Lund also saw changes in these pathways in the low-fat animals -- considered the equivalent of a young, healthy adult -- albeit to a lesser degree than those animals consuming a high-fat diet. One of these is the renin-angiotensin system signaling pathway, which helps regulate blood pressure and could lead to hypertension when the pathway is overactive.
How can this be prevented? Environmental regulation and filtration systems can help minimize exposure to the pollutants. Also, drugs currently available can target the reduction of renin-angiotensin signaling in the body, but it is unclear if they also can provide beneficial outcomes in altering the signaling of fat cells in obese patients.
"It's important to understand how environmental factors are driving the response in the fat cells," Lund says. "Until we understand which factors may contribute to obesity, we can't address them."
She says the overall goal is to establish toxicity guidelines for environmental pollutants. That can assist with setting regulatory limits for environmental exposure in order to reduce adverse human health.
The possibilities for investigating the effects -- and solutions -- of air pollution are endless. But that doesn't deter the researchers.
"It's exciting," Lund says. "We're just scratching the surface. There will always be the next question to answer."
Student Researchers Work to Find Solutions
Five biological sciences doctoral students at UNT are leading the way to study the health effects of air pollution in different parts of the body.
The lungs, for instance, are the first to encounter foreign agents in the air. Sarah Daniel is exploring the involvement of the microbes within the lungs that play crucial roles in stimulating immune responses -- and often lead to chronic lung diseases.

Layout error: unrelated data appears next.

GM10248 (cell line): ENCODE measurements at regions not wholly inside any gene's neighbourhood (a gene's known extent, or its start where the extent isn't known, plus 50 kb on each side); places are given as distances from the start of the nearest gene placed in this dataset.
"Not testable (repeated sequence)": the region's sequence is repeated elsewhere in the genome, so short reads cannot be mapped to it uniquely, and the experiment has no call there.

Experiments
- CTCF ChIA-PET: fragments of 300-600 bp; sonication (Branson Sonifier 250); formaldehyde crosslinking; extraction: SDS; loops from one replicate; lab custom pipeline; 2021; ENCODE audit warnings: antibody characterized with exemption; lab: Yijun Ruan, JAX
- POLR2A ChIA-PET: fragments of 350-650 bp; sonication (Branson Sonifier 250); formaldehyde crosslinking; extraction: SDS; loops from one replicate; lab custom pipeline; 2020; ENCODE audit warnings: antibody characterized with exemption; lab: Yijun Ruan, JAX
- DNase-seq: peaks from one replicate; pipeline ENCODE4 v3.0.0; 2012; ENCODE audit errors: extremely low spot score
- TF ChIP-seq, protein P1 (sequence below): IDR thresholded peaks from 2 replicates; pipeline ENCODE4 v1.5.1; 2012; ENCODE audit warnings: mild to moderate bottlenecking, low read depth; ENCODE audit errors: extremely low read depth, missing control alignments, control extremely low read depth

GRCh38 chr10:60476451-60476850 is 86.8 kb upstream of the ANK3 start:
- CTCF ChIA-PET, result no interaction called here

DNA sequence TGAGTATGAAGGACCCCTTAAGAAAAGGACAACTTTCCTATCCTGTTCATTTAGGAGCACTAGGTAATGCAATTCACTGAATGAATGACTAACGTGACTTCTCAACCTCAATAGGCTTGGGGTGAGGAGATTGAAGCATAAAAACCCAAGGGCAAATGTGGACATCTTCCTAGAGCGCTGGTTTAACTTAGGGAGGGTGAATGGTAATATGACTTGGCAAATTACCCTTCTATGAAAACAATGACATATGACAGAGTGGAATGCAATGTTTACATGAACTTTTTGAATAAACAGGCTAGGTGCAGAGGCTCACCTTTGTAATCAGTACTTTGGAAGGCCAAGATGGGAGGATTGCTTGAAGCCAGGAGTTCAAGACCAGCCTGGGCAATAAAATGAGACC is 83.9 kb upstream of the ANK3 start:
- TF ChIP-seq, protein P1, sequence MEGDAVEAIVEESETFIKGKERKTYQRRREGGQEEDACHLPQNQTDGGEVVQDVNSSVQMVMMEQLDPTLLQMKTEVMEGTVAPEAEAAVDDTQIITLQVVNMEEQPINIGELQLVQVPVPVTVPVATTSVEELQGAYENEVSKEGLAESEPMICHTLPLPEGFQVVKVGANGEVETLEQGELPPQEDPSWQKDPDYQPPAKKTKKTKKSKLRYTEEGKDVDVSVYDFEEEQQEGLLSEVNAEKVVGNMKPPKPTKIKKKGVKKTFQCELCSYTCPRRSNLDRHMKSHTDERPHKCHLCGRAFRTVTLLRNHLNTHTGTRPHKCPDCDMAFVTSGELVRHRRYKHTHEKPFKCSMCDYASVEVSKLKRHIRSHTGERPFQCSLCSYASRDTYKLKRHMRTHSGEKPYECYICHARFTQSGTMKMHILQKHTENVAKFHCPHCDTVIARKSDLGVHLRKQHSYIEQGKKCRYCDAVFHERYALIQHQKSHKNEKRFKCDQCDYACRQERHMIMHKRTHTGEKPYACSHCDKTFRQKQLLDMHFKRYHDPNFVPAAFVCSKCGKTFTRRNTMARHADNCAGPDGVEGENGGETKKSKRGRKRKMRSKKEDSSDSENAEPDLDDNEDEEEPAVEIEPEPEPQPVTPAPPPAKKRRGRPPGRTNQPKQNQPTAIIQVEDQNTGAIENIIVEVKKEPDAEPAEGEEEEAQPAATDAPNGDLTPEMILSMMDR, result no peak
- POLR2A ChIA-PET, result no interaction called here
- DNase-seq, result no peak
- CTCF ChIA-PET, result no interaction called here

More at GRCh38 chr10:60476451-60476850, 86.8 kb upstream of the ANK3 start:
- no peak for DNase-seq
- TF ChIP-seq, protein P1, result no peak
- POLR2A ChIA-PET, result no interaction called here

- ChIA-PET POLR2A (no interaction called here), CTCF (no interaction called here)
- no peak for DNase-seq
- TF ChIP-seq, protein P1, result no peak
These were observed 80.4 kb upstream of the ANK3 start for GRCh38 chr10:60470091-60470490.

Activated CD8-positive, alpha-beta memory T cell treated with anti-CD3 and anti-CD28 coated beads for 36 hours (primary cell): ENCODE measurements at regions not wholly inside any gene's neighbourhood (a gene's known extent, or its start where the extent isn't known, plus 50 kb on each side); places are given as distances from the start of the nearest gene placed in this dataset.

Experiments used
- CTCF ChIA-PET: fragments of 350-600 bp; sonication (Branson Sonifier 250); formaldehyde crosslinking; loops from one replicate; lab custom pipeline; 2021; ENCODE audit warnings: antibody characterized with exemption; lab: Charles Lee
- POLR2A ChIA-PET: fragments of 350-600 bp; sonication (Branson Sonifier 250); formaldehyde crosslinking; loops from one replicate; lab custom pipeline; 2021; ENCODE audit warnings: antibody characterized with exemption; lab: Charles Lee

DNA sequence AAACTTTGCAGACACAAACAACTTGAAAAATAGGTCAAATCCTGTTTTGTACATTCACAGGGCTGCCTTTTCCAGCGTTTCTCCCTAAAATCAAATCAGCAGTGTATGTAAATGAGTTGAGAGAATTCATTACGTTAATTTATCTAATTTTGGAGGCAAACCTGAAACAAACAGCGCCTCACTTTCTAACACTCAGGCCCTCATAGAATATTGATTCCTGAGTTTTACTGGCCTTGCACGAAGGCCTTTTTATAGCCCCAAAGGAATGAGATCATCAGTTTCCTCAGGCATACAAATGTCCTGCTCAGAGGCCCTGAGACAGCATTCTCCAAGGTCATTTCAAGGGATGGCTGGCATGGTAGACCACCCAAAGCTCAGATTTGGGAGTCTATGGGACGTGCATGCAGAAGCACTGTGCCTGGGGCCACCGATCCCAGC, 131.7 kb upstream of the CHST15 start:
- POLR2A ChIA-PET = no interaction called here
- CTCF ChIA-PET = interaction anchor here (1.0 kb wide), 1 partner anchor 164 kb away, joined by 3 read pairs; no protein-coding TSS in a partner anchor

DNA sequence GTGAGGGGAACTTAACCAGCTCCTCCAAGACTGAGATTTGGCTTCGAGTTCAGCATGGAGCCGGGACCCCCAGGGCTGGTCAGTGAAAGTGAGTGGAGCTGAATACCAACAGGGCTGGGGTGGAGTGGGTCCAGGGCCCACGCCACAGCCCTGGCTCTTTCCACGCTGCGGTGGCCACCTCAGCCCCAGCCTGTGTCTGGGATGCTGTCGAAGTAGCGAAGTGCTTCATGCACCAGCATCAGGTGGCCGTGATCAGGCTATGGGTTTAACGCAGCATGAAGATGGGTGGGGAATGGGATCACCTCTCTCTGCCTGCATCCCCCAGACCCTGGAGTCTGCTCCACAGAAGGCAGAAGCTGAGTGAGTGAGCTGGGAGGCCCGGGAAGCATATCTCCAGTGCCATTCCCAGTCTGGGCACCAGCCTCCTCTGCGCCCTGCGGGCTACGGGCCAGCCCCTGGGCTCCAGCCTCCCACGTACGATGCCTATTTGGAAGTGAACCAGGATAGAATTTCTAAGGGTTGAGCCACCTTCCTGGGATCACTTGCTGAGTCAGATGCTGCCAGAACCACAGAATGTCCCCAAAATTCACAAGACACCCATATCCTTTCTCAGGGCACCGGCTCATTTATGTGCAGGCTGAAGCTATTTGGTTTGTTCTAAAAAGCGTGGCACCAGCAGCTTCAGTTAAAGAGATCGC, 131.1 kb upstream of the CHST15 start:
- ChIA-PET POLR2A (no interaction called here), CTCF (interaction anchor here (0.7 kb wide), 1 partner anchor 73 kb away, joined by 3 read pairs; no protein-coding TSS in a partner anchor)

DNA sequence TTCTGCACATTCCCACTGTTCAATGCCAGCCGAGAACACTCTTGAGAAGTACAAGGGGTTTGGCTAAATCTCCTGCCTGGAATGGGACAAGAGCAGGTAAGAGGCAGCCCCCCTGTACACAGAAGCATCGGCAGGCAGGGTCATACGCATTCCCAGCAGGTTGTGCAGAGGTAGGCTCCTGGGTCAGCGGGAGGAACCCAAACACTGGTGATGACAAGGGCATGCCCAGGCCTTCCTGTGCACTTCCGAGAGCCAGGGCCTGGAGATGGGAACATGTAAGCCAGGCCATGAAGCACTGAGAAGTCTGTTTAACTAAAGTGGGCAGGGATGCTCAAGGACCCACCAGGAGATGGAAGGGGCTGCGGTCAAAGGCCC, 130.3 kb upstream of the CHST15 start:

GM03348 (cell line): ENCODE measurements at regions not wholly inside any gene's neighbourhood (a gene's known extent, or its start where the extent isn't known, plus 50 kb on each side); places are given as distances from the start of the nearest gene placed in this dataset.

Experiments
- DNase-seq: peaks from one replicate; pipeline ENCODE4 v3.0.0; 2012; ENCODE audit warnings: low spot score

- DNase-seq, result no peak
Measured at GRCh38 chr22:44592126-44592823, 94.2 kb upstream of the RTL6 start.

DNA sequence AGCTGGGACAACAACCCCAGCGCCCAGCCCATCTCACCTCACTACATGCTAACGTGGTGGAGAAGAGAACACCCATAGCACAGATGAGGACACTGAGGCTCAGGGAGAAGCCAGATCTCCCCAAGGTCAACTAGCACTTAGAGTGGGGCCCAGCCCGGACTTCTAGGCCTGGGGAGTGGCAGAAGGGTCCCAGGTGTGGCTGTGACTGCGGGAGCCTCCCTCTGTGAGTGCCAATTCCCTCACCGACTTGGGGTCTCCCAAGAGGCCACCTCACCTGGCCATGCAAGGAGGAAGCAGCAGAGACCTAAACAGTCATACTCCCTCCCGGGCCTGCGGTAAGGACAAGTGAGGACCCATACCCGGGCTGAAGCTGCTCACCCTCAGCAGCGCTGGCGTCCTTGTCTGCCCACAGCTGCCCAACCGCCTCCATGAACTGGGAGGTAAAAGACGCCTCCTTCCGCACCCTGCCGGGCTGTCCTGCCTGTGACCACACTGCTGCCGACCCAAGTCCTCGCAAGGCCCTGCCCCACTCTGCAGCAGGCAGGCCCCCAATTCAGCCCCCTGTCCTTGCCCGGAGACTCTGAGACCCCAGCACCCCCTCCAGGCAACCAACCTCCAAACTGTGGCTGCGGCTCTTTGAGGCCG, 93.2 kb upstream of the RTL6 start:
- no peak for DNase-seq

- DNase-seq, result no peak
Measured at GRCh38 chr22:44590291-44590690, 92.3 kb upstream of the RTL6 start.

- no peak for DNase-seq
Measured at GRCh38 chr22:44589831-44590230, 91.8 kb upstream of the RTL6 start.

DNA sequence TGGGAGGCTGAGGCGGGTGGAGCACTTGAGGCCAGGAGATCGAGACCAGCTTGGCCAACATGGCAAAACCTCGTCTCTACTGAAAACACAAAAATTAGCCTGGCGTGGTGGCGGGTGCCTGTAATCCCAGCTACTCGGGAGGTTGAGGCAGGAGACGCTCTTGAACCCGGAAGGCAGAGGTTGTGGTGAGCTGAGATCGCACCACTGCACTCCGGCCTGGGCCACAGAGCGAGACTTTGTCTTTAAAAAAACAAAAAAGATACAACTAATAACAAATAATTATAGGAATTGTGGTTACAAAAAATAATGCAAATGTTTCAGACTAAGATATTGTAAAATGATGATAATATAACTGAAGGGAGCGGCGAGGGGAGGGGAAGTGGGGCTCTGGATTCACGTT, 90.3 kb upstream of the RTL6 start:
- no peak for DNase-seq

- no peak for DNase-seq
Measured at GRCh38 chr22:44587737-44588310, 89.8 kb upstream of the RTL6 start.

Additionally, pollutants can alter the good bacteria that live in the gut. Danielle Phillippi ('15) is investigating the use of probiotics to treat the effects.
"Science has shown that healthy digestion is important in overall health, including mental health," she says.
Leah Schneider's ('16) research area is the liver, the "clearinghouse" where everything that enters the body is metabolized. She is working to understand how vehicle emissions can alter metabolism.
Usa Suwannasual is focusing on the brain, working to determine if air pollution promotes blood-brain barrier disruption and neuroinflammation, both of which are associated with strokes.
Also concentrating on the brain is Anna Adivi, who is researching the effects of air pollution on pathways associated with multiple sclerosis. The autoimmune disease has a higher frequency in females, and Adivi's research is the first to focus on the interaction between hormones and air pollutants in a female mouse model.
"The findings from each of these studies will contribute to our overall knowledge of how exposure to environmental air pollution can cause toxic effects in the body leading to disease," says Amie Lund, associate professor of biological sciences. "They also will provide insight into the disease pathways and may help identify key targets for pharmaceutical therapy or prevention."